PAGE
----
Monday, 15 December 2014

The Bible and the Almanac

We lament the departure of this great artist and human being yesterday.

When Seeger wrote If I had a hammer in 1949, Bono was but a twinkle in his father's eye.
But that song has become like our International anthem.

I wrote the tribute below in 2007 - to my own father on the occasion of his winning of the
Order of Canada for humanitarian service. It was never before posted as a C4L Bulletin, so
this is not a re-run. All I can say is this gives you some idea of the stature of Pete Seeger -
the yardstick against which I measure greatness.

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In the 1940s, two musical groups were formed which would have a great influence on my
life. One was called the Med's Gospel Team, in Canada, because the members were all
studying medicine. One of the team members would later get married and become my father.
The other was called the Almanac Singers, in the USA, which included Pete Seeger and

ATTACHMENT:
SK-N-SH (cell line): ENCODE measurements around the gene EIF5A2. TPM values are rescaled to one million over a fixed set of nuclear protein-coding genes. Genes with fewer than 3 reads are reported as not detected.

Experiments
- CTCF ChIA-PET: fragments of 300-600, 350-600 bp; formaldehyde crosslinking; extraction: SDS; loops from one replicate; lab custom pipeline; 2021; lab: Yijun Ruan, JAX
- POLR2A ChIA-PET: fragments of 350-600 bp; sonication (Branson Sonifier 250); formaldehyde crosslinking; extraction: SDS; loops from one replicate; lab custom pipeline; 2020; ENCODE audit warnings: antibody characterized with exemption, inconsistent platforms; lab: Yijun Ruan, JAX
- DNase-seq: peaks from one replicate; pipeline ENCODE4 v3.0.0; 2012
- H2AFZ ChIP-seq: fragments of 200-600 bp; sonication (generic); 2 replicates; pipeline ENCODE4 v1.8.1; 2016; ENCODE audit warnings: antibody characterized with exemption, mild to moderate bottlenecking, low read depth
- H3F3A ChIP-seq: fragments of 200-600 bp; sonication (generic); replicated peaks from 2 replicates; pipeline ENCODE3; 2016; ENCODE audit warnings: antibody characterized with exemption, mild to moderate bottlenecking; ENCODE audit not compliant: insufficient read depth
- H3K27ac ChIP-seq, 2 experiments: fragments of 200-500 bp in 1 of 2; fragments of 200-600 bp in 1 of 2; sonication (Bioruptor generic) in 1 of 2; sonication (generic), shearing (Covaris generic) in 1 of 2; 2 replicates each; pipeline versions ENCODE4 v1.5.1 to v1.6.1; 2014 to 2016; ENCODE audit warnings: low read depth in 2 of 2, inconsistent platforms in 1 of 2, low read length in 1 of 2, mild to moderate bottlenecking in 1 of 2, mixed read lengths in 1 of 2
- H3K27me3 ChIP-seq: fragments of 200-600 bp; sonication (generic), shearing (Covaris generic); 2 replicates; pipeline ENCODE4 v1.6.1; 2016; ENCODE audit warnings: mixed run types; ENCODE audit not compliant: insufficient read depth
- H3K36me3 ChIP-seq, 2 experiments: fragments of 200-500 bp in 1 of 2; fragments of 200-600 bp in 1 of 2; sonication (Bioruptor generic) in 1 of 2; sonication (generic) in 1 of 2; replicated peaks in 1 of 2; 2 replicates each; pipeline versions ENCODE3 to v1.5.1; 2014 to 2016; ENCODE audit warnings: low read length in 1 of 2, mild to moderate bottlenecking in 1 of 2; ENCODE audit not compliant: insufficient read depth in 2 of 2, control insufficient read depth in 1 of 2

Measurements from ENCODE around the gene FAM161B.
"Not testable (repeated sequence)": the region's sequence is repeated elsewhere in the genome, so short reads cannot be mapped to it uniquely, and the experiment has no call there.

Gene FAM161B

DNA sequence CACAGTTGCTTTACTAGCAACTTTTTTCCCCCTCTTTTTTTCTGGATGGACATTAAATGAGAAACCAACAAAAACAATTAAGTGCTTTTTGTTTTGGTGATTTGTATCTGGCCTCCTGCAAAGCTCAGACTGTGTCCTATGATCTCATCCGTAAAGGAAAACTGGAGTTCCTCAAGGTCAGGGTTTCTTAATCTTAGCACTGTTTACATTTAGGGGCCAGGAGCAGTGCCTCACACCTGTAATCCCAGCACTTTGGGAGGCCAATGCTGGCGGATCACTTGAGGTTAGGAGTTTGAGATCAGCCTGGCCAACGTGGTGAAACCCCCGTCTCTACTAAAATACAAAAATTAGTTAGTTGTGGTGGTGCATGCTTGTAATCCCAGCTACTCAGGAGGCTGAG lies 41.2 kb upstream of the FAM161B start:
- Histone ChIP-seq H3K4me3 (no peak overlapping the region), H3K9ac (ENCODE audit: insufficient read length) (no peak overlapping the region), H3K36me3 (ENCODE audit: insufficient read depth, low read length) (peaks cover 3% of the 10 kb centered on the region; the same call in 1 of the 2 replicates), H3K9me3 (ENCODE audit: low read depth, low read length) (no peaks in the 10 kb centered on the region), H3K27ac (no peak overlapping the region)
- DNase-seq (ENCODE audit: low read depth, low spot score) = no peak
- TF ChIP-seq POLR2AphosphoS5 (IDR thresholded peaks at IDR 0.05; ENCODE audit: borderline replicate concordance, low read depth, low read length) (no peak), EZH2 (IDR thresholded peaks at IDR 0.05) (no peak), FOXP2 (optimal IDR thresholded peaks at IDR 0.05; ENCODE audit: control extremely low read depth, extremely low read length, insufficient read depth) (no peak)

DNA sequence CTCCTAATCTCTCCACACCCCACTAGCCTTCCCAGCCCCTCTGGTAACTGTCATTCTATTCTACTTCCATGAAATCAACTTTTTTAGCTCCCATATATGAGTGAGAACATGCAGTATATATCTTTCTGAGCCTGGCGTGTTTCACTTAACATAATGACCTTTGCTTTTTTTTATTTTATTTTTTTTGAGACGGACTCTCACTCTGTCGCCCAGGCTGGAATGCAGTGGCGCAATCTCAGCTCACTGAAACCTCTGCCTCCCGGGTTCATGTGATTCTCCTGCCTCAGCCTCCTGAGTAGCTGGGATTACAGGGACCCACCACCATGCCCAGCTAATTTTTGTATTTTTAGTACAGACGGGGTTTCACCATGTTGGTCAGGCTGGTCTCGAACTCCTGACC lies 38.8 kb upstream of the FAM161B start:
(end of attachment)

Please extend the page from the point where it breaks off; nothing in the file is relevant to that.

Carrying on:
Woodie Guthrie. Obviously the emphasis of these groups differed – one was evangelistic and
the other was social/cultural. The better known group (by far) had chosen its name out of its
belief that most farm homes had two books – a Bible and an almanac.

Maybe this explains why my two favorite forms of music are hymns and protest songs? I
love to hear my father playing hymns on the piano, and I still agree with Pete Seeger's
comment at the 1965 Newport Folk Festival – when he said he wished that he had an axe to
cut the cord of Bob Dylan's microphone! This because Dylan had just been accompanied by
the Paul Butterfield Blues Band, and no one could hear the message in his music.

As a young man, Pete Seeger embraced the conviction that songs are a way of binding people
to a cause. John and Charles Wesley were the minister and the musician that launched
Methodism. Seeger's father - a music academic - wrote that the necessary question to ask
was not “Is it good music?” but “What is the music good for?”

Pete Seeger's influence is amazing. Dylan was not just Seeger's heir apparent, perhaps more
of his legitimization. Johnny Cash was but a teen idol until he re-recorded his song Folsom
Prison Blues in a new setting – not in a concert hall or recording studio, but live at Folsom
Prison. Songs like Man in Black, that influenced me personally, put deeper meaning in the
music and that placed Cash (the other JC in my life) in a whole new league. He in turn
influenced others - like Bono, who in the Cash tradition usually dresses in black. And Bruce
Springsteen, who was asked to record a tribute album to Seeger in 1997. In the end, he